Program: Pacific Islands Studies (BA)
Date: Sun Oct 12, 2014 - 2:27:20 pm
1) Institutional Learning Objectives (ILOs) and Program Student Learning Outcomes (SLOs)
1. 1.1 Students can describe the diversity of Oceania.
(1a. General education)
2. 1.2 Students can identify major events in the history of the region.
(1b. Specialized study in an academic field)
3. 1.3 Students can explain indigenous issues and concerns.
(1b. Specialized study in an academic field)
4. 1.4 Students can analyze processes of change in island societies.
(1b. Specialized study in an academic field, 2a. Think critically and creatively)
5. 1.5 Students can interact with and advocate for Pacific Island communities at home or abroad.
(1b. Specialized study in an academic field, 2c. Communicate and report, 3b. Respect for people and cultures, in particular Hawaiian culture, 3d. Civic participation)
2) Your program's SLOs are published as follows. Please update as needed.
Student Handbook. URL, if available online:
Information Sheet, Flyer, or Brochure URL, if available online: NA
UHM Catalog. Page Number:
Course Syllabi. URL, if available online: NA
3) Select one option:
- File (03/16/2020)
4) For your program, the percentage of courses that have course SLOs explicitly stated on the syllabus, a website, or other publicly available document is as follows. Please update as needed.
5) Did your program engage in any program assessment activities between June 1, 2013 and September 30, 2014? (e.g., establishing/revising outcomes, aligning the curriculum to outcomes, collecting evidence, interpreting evidence, using results, revising the assessment plan, creating surveys or tests, etc.)
No (skip to question 14)
6) For the period between June 1, 2013 and September 30, 2014: State the assessment question(s) and/or assessment goals. Include the SLOs that were targeted, if applicable.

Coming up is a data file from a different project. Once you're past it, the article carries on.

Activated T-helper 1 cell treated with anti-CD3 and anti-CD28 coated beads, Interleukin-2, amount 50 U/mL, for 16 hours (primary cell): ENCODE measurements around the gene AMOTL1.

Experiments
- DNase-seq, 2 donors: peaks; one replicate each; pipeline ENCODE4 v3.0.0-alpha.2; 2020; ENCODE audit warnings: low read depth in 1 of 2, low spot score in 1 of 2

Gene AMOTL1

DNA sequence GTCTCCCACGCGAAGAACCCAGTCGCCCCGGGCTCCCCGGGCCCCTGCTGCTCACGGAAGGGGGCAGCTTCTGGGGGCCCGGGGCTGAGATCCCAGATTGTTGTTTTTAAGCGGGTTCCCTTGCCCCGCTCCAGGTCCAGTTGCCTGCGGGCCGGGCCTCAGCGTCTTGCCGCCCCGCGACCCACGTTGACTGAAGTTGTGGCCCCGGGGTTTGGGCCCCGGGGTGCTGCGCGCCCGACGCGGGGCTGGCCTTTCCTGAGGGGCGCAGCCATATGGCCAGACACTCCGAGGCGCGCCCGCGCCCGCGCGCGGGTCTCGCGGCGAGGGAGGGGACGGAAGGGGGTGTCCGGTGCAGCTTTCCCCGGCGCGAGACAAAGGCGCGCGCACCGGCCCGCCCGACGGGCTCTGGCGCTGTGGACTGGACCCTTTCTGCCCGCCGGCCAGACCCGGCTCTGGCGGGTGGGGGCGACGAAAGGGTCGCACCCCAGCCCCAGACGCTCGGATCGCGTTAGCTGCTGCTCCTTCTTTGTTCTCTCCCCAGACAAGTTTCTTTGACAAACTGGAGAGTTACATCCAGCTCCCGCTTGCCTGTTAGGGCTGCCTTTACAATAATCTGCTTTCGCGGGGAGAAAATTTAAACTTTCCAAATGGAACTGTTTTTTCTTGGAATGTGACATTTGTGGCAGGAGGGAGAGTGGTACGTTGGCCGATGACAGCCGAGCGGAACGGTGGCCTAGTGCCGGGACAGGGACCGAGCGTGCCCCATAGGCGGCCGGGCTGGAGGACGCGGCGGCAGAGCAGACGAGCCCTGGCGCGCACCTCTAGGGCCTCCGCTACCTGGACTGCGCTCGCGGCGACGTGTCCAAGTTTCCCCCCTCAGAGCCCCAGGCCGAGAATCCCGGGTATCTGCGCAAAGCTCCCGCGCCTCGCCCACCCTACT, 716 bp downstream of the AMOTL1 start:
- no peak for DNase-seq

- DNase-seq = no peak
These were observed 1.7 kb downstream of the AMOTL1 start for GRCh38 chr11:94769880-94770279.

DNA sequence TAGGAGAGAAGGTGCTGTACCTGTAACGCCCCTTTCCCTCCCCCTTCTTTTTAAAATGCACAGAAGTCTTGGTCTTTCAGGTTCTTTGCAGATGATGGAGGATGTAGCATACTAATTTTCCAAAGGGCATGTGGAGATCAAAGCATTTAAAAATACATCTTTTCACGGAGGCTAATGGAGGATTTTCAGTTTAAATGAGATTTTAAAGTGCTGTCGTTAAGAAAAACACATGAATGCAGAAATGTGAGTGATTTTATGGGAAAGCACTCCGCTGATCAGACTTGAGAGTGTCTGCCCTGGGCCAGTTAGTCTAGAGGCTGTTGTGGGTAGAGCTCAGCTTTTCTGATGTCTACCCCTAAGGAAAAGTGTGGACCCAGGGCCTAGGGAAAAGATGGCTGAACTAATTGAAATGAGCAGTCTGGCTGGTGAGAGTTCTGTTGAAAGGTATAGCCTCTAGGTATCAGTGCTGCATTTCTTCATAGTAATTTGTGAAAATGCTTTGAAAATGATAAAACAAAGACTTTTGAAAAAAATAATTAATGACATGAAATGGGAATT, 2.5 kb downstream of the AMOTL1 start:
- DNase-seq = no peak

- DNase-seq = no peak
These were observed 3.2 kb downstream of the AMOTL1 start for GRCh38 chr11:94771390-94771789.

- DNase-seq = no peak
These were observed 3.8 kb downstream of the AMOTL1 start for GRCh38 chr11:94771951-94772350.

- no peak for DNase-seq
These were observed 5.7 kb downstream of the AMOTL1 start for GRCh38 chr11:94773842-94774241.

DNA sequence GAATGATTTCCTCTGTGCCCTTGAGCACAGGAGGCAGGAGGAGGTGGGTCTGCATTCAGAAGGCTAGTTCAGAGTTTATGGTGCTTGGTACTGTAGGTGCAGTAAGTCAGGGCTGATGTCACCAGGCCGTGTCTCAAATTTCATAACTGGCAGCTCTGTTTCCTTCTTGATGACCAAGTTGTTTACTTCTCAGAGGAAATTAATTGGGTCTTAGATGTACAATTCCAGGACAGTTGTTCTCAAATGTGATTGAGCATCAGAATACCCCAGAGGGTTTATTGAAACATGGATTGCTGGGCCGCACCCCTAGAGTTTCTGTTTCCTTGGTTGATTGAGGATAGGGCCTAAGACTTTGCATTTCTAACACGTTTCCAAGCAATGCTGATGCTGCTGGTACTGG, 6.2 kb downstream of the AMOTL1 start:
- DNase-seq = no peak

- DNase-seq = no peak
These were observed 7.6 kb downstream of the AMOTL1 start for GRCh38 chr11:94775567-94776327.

1) Review and revise program SLOs for the BA program (effective AY 2014-2015) to reflect development of the initial degree plan as new faculty joined the program,
2) Align new courses to program SLOs and revise curriculum map for AY 2014-2015,
3) Collect evidence of SLO2 across the program (100, 200, 300, and 400 level courses),
4) Interpret evidence collected,
5) Based on last year's assessment activity results, create and utilize a new rubric (all BA program SLOs) for assessment of Senior Capstone student projects, and analyze results, and
6) Conduct informal exit interviews with Senior Capstone students.
7) State the type(s) of evidence gathered to answer the assessment question and/or meet the assessment goals that were given in Question #6.
We updated program SLOs and the BA curriculum map to address new courses and program development with the arrival of two new faculty members.
We gathered evidence (embedded course assignments) from 6 undergraduate classes (108, 201, 202, 301, 401, and 492 (Language/Culture) in review of SLO2.
Senior Capstone student projects were evaluated in terms of all program SLOs and recorded on a rubric.
Informal interviews were conducted with Senior Capstone students regarding student experiences in the BA program.
8) State how many persons submitted evidence that was evaluated. If applicable, please include the sampling technique used.
PACS 108 -- 6 persons. From a scanned set of exams which included the essay being assessed, every fifth response was examined.
PACS 201 -- 5 persons. From a scanned set of student essays submitted for class, every fourth response was examined.
PACS 202 -- 7 persons. From a scanned set of exams, the essay questions was chosen for evaluation. Every other paper in the set was selected.
PACS 301 -- 7 persons. From a scanned set of exams, the identification questions were selected for evaluation. Every third exam was selected.
PACS 401 -- 10 persons. All students' projects were evaluated for SLO2.
PACS 492 -- 12 persons. All students' final projects were evaluated.
For program SLOs in Capstone projects, all students' projects (10 in all) were evaluated.
All Captone students (10 in all) were interviewed.
9) Who interpreted or analyzed the evidence that was collected? (Check all that apply.)